Israel’s emergency workers, part two
The Jewish Internet with Mark Mietkiewicz, Special To The Dayton Jewish Observer
We continue our look at Israel’s emergency workers this month with a focus on the dedicated volunteers who deal with the heartbreaking aftermath.
But first a look at those who risk their lives to prevent a tragedy.
Members of Israel’s bomb squads — or sappers — risk their lives trying to neutralize suspicious objects before they can do any harm.
Jewish Homemaker magazine devoted a lengthy article to the stories of Gal, Rami and Yaacov, members of Jerusalem’s bomb squad.
“Much of the work is pretty routine,” said Rami, “but as soon as you’re faced with a real event, a switch goes off in your head; you go into a different gear. You don’t think about the danger. You think how you’re going to diffuse the package (http://bit.ly/isemerg10).”
The article asks, “Has Rami, this super-cool Israeli with a crew cut and perpetual macho smile ever felt his hands shake?”
His response, “If you think about being injured, you can throw in the towel. All you can think of is how to do the work most efficiently and safely. Afterwards, you go over it in your head and then the shock of what you went through hits you.”
Israeli sappers were joined in 2011 by Inbal Gawi, Israel Police’s first female sapper. “At first I wanted to break the limits, mostly for my own sake, but now I feel like I did it for other women as well,” said the 26-year old Haifa native (http://bit.ly/isemerg11).
Immediately after a disaster, one of the most distressing duties falls to ZAKA. Members of ZAKA, most of whom are Orthodox Jews, arrive at the first word of a terrorist attack or civil emergency.
Wearing black kippot, tzitzit fringes and bright orange emergency vests, their task is to search for limbs and scrape down buildings splattered with blood and flesh (http://bit.ly/isemerg12).
According to Jewish tradition, bodies must be treated with respect and all body parts must be given a proper burial.
While rescuers work against the clock to save the living and police make legal identification of corpses, ZAKA is concerned with kavod hamet, the halachic (Jewish legal) concept of proper burial.
The letters ZAKA are a Hebrew acronym for Zihui Korbanot Ason, Disaster Victim Identification. However, the organization prefers the name Identification, Extraction and Rescue — True Kindness (http://bit.ly/isemerg13).
“It’s a holy act,” says founder Rabbi Elazar Gelbstein. “God created us in his image and we must do his deeds. This is our job. It’s hard and it breaks us but it must be done (http://bit.ly/isemerg25).”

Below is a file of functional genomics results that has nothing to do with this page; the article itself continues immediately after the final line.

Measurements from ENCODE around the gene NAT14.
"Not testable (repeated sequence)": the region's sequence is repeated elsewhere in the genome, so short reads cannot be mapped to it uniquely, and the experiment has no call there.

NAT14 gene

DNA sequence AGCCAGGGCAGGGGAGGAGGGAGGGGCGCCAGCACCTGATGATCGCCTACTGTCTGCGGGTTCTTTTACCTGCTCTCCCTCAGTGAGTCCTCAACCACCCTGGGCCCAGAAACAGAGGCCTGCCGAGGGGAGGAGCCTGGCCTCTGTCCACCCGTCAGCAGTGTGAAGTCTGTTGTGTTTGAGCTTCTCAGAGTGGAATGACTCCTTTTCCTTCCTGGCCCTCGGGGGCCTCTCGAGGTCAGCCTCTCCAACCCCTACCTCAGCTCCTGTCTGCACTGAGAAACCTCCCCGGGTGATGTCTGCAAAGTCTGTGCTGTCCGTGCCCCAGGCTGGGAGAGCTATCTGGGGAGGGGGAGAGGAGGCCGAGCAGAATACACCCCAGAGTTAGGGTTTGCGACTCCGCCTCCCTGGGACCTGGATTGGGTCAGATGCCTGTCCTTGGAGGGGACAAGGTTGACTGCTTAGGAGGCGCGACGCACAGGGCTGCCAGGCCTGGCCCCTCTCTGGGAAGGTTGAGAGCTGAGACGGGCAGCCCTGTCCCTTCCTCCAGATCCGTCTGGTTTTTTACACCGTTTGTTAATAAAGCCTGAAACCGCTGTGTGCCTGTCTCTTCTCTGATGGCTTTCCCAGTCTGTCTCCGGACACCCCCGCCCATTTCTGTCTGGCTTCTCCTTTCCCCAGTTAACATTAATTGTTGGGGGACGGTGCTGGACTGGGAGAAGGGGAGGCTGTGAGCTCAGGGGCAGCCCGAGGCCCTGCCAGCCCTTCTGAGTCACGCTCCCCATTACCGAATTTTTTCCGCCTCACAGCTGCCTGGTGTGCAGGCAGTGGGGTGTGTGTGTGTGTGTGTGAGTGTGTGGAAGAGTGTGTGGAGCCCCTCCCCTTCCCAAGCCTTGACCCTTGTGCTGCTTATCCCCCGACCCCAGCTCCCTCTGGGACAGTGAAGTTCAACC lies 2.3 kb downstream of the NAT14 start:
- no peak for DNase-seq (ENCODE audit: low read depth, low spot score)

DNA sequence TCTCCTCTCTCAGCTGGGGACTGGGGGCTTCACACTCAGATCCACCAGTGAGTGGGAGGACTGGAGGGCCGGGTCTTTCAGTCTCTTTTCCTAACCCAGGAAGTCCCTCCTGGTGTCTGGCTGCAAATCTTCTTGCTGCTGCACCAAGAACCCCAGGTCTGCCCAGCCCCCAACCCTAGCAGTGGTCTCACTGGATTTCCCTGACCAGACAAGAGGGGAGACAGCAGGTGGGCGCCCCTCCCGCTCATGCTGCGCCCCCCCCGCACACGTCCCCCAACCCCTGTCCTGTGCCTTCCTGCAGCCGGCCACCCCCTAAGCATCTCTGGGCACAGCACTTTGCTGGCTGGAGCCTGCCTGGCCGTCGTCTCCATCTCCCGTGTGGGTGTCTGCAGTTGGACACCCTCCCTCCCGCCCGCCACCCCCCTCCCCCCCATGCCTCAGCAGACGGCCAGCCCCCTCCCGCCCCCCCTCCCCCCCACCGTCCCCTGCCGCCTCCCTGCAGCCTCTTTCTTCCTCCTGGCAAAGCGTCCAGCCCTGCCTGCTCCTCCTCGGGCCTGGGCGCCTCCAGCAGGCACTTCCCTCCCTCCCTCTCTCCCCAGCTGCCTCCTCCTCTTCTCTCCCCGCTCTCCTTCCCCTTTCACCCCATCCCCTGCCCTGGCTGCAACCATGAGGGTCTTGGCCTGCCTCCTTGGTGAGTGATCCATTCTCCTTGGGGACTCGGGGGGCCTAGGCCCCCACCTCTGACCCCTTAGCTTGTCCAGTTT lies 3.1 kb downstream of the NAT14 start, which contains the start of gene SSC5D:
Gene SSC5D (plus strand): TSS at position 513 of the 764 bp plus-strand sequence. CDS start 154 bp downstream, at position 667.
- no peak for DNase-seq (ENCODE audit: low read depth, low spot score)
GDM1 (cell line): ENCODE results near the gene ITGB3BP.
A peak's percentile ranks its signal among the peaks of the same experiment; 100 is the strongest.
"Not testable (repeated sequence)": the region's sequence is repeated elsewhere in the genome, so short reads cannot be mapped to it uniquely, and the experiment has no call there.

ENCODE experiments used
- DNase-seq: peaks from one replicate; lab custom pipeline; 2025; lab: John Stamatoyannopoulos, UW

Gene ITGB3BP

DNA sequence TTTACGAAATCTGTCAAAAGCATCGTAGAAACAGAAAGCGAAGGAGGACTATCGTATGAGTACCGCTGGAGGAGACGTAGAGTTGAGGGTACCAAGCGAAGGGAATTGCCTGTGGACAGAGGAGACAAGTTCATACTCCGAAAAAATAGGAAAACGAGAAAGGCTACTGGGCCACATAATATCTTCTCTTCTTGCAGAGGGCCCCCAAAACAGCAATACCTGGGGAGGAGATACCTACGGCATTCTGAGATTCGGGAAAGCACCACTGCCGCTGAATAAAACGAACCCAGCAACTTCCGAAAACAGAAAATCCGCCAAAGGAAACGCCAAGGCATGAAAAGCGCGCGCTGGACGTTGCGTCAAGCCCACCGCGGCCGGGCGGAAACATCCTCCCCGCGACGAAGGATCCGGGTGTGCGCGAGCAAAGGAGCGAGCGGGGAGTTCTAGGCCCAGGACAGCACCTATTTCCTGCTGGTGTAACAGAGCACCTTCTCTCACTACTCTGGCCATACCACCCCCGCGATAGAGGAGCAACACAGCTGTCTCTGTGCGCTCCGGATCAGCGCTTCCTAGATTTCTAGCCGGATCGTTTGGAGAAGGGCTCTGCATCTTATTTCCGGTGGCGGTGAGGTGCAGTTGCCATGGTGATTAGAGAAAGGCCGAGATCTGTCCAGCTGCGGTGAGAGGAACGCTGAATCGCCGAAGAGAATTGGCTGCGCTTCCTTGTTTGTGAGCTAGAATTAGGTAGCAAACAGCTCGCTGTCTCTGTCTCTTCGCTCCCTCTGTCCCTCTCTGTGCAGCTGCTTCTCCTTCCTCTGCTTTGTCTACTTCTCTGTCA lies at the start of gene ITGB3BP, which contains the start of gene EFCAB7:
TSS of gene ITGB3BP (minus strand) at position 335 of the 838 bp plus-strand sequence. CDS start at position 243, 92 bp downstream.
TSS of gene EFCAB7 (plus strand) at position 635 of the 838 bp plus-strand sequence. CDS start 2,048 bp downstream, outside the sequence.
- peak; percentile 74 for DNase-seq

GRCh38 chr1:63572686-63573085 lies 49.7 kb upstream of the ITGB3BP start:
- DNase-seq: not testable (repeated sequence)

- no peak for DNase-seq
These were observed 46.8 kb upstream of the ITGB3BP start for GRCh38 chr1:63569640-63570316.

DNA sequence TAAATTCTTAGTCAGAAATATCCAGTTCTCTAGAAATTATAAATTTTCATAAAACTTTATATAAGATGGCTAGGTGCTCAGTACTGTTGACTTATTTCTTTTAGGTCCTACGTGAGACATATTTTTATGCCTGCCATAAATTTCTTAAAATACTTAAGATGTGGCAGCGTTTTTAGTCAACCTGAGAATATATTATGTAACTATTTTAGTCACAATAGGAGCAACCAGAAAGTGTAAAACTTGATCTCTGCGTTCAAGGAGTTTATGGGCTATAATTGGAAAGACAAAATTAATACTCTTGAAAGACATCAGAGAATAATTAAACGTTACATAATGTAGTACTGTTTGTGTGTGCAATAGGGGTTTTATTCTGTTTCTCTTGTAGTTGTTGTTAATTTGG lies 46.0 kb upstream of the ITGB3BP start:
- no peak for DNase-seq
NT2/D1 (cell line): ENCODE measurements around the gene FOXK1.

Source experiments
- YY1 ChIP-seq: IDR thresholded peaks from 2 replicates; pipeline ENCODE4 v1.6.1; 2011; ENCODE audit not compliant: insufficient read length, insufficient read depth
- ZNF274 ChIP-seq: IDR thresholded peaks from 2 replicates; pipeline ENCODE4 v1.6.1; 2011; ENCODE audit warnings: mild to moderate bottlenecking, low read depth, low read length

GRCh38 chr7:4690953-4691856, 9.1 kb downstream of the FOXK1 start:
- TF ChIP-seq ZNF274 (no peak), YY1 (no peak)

A look at the Breaking News page on the ZAKA website is impressive and sobering (http://bit.ly/isemerg15).
ZAKA’s Rapid Rescue Unit’s paramedics provide immediate emergency assistance across Israel.
Although members of ZAKA are best known for their tireless efforts within Israel, the organization’s Matti Goldstein explains why his rescue team came to Haiti following its devastating 2010 earthquake, and continued to work even on Shabbat.
“People asked, ‘Why are you here? There are no Jews here,’ but we are here because the Torah orders us to save lives. We are desecrating Shabbat with pride (http://bit.ly/isemerg16).”
Ezer Mizion is best known as an Israeli health support organization that focuses on the country’s sick, disabled and elderly, as well as running the world’s largest Jewish bone marrow donor registry — 1,971 transplants since 1988 (http://bit.ly/isemerg17).
But they also marshal their impressive resources to provide support, such as after the harrowing 2014 murders at the Bnei Torah Synagogue in Har Nof, Jerusalem.
Ezer Mizion assisted in organizing a special evening attended by 400 people to offer an immediate response to the attack.
Rebbetzin Tzipporah Heller, mother-in-law of one of the injured, credits “the women of Ezer Mizion (who) kept us well supplied with food, calming conversation and practical advice (http://bit.ly/isemerg18).”
As Israel’s largest volunteer organization, Yad Sarah operates a variety of programs including fitness centers for people with special needs, geriatric dental clinics — as well as a meeting place in Jerusalem for victims of terror (http://bit.ly/isemerg20).
Haim Gelernter was bringing in the laundry from his Jerusalem apartment porch when a sharpshooter from Beit Jallah fired a bullet that destroyed his right eye.
Years later, Gelernter attends the support club not for treatment but to talk.
“If there was no Yad Sarah, I would have a problem. This is a way to fight off depression — this great place, and my nine dear grandchildren.”
Social worker Noa Talshir adds, “Together in the group, this loneliness is alleviated. They feel that they are not alone, that there are others nearby who also bore the brunt of the nightmarish event of a single moment in which their lives changed forever (http://bit.ly/isemerg21).”
Mark Mietkiewicz writes about resources for Jewish life to be found on the Internet. Contact him at email@example.com.